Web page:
Types of workplace and company pension schemes

Types of workplace and company pension schemes

An occupational scheme (often called a company pension scheme or superannuation scheme) is usually the best way to save for retirement, because your employer adds to your savings.

Written by Jonquil Lowe on 27 March 2014


Get started now




Regular savings
recommended by MoneySupermarket

Provider AER
West Brom Building Society 3.3% More
Teachers Building Society 2.8% * More
Furness Building Society 2.55% More
Leek United Building Society 2.25% More
Buckinghamshire Building Society 2% More
* includes bonus

Watch the short demo

Click here to watch the video

Pension schemes through your work

Under new automatic-enrolment rules being phased in between 2012 and 2018, all employers will have to enrol most employees into a pension scheme through work and pay into it for you. The biggest employers have signed up first, but by 2017 even the smallest firms will be covered (with new employers of any size coming into the system by 2018).

Until then, very small employers do not have to offer any workplace scheme but, if the firm you work for has five or more employees, it must offer some kind of pension scheme that you can join. This could be:

  • A company scheme (also called an occupational pension scheme or superannuation scheme). This is run by your employer who must pay into the scheme on your behalf. You usually have to pay in too. When you leave the employer, all the contributions stop, but you keep the pension you have built up so far. This will generally be a final salary scheme, career average scheme or money purchase scheme.
  • A group personal pension (GPP). This is run by an insurance company or other provider. Usually your employer pays in 3% of your pay on your behalf. You choose how much extra you want to contribute. When you leave your job, your employer's contributions stop, but the scheme stays with you and you can carry on paying into it. All GPPs are money purchase schemes.
  • A stakeholder pension scheme. This is usually run by an insurance company. Your employer does not have to pay in anything on your behalf. You choose how much you want to contribute. When you leave your job, the scheme stays with you and you can carry on paying into it. A stakeholder pension scheme is always a money purchase scheme.

Final salary scheme

In a final salary scheme, you are promised a pension at retirement that is based on the pay you were getting shortly before retiring, called your 'final salary'. For example, you might get one-sixtieth of your final salary for each year you belong to the scheme. So, if you earned £30,000 and had been in the scheme 10 years, your pension would be 1/60 x £30,000 x 10 = £5,000 a year.

If you leave the scheme before retirement (for example, you change job), your final salary will be your pay at the time you left. But the pension you have built up will be increased, usually by inflation up to a cap of at least 2.5% a year, up to the time it starts to be paid.

You are most likely to be in a final salary scheme if, for some time, you have worked in the public sector, such as for the National Health Service, a school or local government and you are within 10 years of retiring.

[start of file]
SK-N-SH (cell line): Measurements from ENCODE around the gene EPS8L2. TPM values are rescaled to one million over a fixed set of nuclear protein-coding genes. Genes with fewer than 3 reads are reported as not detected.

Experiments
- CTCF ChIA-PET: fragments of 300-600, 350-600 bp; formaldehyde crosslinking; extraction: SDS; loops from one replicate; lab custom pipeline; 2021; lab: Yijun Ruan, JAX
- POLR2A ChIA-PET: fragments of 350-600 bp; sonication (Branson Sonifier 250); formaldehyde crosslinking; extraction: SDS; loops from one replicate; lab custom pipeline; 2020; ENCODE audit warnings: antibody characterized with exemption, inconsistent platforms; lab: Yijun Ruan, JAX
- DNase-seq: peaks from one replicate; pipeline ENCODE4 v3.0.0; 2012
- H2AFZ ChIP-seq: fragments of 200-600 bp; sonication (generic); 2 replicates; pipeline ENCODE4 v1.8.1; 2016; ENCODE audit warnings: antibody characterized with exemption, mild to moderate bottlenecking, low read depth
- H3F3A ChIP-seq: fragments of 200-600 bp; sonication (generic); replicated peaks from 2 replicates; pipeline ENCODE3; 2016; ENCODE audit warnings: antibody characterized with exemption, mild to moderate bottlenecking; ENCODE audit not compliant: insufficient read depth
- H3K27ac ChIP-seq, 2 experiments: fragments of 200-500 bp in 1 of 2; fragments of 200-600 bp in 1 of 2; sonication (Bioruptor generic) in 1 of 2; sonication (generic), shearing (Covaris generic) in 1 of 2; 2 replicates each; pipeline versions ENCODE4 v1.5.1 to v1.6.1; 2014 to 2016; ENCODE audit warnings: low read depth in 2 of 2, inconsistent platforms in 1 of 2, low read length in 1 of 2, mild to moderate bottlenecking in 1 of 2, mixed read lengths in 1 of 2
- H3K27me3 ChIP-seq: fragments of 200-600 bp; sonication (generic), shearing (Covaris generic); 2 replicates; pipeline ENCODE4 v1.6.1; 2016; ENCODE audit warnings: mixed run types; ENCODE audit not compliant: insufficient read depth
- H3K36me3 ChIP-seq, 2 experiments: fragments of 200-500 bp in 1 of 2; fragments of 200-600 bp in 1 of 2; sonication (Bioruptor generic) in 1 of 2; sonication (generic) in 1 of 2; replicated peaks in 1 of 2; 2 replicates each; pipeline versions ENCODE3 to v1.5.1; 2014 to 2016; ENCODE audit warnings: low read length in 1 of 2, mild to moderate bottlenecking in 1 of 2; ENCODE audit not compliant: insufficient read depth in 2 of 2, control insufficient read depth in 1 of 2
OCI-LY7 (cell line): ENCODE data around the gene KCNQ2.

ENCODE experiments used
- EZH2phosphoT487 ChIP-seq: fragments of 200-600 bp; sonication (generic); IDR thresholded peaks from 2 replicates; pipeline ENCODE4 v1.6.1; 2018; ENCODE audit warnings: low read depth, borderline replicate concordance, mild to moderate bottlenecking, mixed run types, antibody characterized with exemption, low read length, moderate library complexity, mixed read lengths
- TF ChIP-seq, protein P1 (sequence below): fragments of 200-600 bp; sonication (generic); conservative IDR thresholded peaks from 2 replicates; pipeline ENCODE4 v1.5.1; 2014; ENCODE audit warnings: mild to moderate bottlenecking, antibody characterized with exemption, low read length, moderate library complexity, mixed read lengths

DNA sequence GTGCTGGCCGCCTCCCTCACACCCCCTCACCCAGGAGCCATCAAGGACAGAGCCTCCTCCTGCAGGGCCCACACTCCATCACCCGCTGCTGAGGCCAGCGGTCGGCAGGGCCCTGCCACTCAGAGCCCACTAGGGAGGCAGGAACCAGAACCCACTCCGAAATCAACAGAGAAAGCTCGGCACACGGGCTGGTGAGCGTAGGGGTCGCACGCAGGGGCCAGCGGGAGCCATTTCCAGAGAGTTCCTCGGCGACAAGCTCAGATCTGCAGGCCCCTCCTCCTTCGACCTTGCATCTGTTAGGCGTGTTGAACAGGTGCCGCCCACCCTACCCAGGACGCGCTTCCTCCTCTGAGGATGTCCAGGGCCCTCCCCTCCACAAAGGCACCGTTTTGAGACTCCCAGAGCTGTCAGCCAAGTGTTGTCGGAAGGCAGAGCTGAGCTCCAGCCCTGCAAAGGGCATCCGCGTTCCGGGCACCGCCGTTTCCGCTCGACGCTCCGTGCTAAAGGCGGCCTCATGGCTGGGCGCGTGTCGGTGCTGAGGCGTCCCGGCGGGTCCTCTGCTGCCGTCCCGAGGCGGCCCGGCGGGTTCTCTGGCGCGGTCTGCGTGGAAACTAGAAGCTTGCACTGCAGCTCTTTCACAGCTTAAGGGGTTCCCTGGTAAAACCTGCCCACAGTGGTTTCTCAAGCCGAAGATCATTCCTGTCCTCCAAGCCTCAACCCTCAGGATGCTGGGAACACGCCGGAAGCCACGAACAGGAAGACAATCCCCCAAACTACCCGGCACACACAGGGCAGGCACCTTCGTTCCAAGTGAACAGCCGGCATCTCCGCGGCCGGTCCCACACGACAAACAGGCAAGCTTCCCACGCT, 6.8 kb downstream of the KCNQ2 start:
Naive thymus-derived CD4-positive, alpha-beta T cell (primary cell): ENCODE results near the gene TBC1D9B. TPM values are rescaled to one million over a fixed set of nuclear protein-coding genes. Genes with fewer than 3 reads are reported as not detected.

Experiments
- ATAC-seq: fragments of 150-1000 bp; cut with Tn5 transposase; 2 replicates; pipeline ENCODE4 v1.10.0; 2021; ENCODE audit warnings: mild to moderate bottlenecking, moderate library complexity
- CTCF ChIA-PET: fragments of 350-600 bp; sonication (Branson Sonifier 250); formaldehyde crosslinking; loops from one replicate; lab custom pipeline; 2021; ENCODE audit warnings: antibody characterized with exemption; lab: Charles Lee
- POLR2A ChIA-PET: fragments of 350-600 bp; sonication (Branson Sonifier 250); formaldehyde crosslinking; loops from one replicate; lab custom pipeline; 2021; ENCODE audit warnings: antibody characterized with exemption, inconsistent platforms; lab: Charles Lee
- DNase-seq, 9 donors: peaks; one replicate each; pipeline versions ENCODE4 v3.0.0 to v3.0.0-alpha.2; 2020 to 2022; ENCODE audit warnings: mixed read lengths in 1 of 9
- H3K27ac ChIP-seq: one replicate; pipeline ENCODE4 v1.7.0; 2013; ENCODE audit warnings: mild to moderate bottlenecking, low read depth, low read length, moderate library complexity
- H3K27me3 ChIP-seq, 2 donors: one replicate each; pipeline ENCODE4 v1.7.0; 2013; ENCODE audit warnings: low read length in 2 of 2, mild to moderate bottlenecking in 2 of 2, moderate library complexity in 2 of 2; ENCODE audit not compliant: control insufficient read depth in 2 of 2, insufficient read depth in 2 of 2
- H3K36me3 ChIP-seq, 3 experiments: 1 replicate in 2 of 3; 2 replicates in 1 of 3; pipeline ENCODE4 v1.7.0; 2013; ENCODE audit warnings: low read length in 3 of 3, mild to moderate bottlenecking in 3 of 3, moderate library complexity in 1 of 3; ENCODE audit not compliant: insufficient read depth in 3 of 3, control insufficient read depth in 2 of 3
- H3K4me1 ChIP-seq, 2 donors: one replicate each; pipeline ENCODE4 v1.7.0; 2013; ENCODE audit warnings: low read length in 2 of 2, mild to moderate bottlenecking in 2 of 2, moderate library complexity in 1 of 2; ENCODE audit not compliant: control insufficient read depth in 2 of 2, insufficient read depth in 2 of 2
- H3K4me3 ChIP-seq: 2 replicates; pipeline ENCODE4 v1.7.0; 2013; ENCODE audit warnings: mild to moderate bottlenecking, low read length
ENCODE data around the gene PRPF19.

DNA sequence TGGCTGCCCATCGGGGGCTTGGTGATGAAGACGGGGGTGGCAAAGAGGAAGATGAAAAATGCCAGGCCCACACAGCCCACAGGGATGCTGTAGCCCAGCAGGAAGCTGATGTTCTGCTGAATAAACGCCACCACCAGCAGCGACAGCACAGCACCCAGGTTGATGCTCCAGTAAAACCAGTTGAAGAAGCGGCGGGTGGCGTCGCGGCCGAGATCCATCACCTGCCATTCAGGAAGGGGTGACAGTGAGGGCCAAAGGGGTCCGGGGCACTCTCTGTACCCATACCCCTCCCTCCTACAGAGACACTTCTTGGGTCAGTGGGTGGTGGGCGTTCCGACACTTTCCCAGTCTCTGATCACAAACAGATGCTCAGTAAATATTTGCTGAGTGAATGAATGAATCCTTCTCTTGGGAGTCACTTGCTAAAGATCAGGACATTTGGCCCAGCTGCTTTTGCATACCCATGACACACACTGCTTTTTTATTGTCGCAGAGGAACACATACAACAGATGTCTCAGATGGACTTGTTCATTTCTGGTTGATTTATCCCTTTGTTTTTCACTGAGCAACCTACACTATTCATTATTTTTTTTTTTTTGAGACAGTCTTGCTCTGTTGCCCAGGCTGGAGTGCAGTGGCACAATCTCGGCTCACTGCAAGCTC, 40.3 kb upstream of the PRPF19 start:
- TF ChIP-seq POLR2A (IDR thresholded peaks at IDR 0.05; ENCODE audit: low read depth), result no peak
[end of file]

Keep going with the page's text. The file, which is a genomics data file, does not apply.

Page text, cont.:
Career average scheme

A career average scheme works in the same way as a final salary scheme, except that the pay used to work out your pension is different. In a career-average scheme, it will be an average of your pay during the whole time you belonged to the scheme. Pay from earlier years is usually adjusted in line with inflation.

Most public sector final salary pension schemes are being replaced with career average schemes except for employees within 10 years of retiring. For more information, see our article on the public sector pension reforms.

Money purchase schemes

Many occupational schemes are money purchase schemes (also called defined contribution or DC schemes). And this is the case also for all personal pensions, group personal pensions and any stakeholder pension scheme.

All money purchase schemes work in the same way. The contributions paid in are invested to create your own pension pot. At retirement, the pot may be used to provide your retirement income, usually by buying an annuity. An annuity is an investment where you give up your pension fund and in return get an income that is usually payable for life.

How much pension a money purchase scheme provides depends on:

  • How much has been paid in.
  • How well the invested contributions grow.
  • How much is taken away in charges. These can vary a lot from, say, 0.5% to 1.5% a year and can have a big impact on your eventual pension.
  • How much of the pot is drawn out as a cash lump sum. Under current rules, the maximum lump sum is a quarter of the pot but, under new rules due to come in from April 2015, you will have the freedom to take any amount you choose – even the whole pot – in one or more lump sums.
  • The annuity rate you get at retirement. For example, in spring 2014, a 65-year-old man could get a fixed pension of £3,028 a year (£252 a month) for a £50,000 pension pot*.

How much pension will you get?

Each year, you will normally get a statement from each pension scheme you belong to. This will show you how much pension you might get at retirement. The statement you get for a final salary scheme or career average scheme is a bit different from the statement you get for a money purchase scheme.

Other guides which might interest you

 * Money Advice Service comparison tables. Highest rate available on 27 March 2014.


Get started now